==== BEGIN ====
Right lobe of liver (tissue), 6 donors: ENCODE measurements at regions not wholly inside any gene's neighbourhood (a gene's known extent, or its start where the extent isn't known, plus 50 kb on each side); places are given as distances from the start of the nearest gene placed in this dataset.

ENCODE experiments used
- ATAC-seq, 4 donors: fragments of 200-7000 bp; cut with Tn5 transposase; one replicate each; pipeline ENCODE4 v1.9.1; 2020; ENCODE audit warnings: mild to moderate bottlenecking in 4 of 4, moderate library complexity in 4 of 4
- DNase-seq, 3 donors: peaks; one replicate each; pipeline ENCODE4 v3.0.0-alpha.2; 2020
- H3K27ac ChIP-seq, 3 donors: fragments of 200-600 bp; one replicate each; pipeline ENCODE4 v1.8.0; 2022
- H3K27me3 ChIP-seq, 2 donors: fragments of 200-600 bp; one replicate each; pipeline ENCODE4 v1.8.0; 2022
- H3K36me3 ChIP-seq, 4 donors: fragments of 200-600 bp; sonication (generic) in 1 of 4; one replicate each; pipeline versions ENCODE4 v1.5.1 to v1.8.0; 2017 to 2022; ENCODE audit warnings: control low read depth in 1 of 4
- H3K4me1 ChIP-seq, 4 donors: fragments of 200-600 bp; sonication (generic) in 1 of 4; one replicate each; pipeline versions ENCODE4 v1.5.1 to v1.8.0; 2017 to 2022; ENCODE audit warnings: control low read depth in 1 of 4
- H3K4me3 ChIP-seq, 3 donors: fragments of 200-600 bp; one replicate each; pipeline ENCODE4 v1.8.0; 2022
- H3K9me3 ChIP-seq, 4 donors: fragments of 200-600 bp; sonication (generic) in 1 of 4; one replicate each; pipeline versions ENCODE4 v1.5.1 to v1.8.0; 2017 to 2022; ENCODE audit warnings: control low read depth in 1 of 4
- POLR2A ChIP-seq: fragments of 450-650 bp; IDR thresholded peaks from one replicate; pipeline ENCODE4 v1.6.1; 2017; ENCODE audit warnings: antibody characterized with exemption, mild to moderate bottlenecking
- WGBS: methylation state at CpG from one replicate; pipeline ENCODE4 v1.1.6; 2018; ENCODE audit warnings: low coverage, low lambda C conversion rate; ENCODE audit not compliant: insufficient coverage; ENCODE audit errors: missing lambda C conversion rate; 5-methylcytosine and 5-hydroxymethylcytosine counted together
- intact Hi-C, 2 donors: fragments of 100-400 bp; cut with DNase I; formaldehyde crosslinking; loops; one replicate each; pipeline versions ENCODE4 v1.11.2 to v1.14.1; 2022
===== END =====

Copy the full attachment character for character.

Right lobe of liver (tissue), 6 donors: ENCODE measurements at regions not wholly inside any gene's neighbourhood (a gene's known extent, or its start where the extent isn't known, plus 50 kb on each side); places are given as distances from the start of the nearest gene placed in this dataset.

ENCODE experiments used
- ATAC-seq, 4 donors: fragments of 200-7000 bp; cut with Tn5 transposase; one replicate each; pipeline ENCODE4 v1.9.1; 2020; ENCODE audit warnings: mild to moderate bottlenecking in 4 of 4, moderate library complexity in 4 of 4
- DNase-seq, 3 donors: peaks; one replicate each; pipeline ENCODE4 v3.0.0-alpha.2; 2020
- H3K27ac ChIP-seq, 3 donors: fragments of 200-600 bp; one replicate each; pipeline ENCODE4 v1.8.0; 2022
- H3K27me3 ChIP-seq, 2 donors: fragments of 200-600 bp; one replicate each; pipeline ENCODE4 v1.8.0; 2022
- H3K36me3 ChIP-seq, 4 donors: fragments of 200-600 bp; sonication (generic) in 1 of 4; one replicate each; pipeline versions ENCODE4 v1.5.1 to v1.8.0; 2017 to 2022; ENCODE audit warnings: control low read depth in 1 of 4
- H3K4me1 ChIP-seq, 4 donors: fragments of 200-600 bp; sonication (generic) in 1 of 4; one replicate each; pipeline versions ENCODE4 v1.5.1 to v1.8.0; 2017 to 2022; ENCODE audit warnings: control low read depth in 1 of 4
- H3K4me3 ChIP-seq, 3 donors: fragments of 200-600 bp; one replicate each; pipeline ENCODE4 v1.8.0; 2022
- H3K9me3 ChIP-seq, 4 donors: fragments of 200-600 bp; sonication (generic) in 1 of 4; one replicate each; pipeline versions ENCODE4 v1.5.1 to v1.8.0; 2017 to 2022; ENCODE audit warnings: control low read depth in 1 of 4
- POLR2A ChIP-seq: fragments of 450-650 bp; IDR thresholded peaks from one replicate; pipeline ENCODE4 v1.6.1; 2017; ENCODE audit warnings: antibody characterized with exemption, mild to moderate bottlenecking
- WGBS: methylation state at CpG from one replicate; pipeline ENCODE4 v1.1.6; 2018; ENCODE audit warnings: low coverage, low lambda C conversion rate; ENCODE audit not compliant: insufficient coverage; ENCODE audit errors: missing lambda C conversion rate; 5-methylcytosine and 5-hydroxymethylcytosine counted together
- intact Hi-C, 2 donors: fragments of 100-400 bp; cut with DNase I; formaldehyde crosslinking; loops; one replicate each; pipeline versions ENCODE4 v1.11.2 to v1.14.1; 2022